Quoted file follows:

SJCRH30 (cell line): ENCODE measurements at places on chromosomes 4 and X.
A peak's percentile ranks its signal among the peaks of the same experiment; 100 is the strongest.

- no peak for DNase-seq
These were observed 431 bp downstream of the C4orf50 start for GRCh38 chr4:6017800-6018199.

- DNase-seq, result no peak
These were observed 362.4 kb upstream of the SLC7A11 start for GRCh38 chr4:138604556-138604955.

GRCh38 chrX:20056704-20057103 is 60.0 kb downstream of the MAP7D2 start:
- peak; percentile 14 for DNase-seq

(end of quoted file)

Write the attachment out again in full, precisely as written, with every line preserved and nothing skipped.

SJCRH30 (cell line): ENCODE measurements at places on chromosomes 4 and X.
A peak's percentile ranks its signal among the peaks of the same experiment; 100 is the strongest.

- no peak for DNase-seq
These were observed 431 bp downstream of the C4orf50 start for GRCh38 chr4:6017800-6018199.

- DNase-seq, result no peak
These were observed 362.4 kb upstream of the SLC7A11 start for GRCh38 chr4:138604556-138604955.

GRCh38 chrX:20056704-20057103 is 60.0 kb downstream of the MAP7D2 start:
- peak; percentile 14 for DNase-seq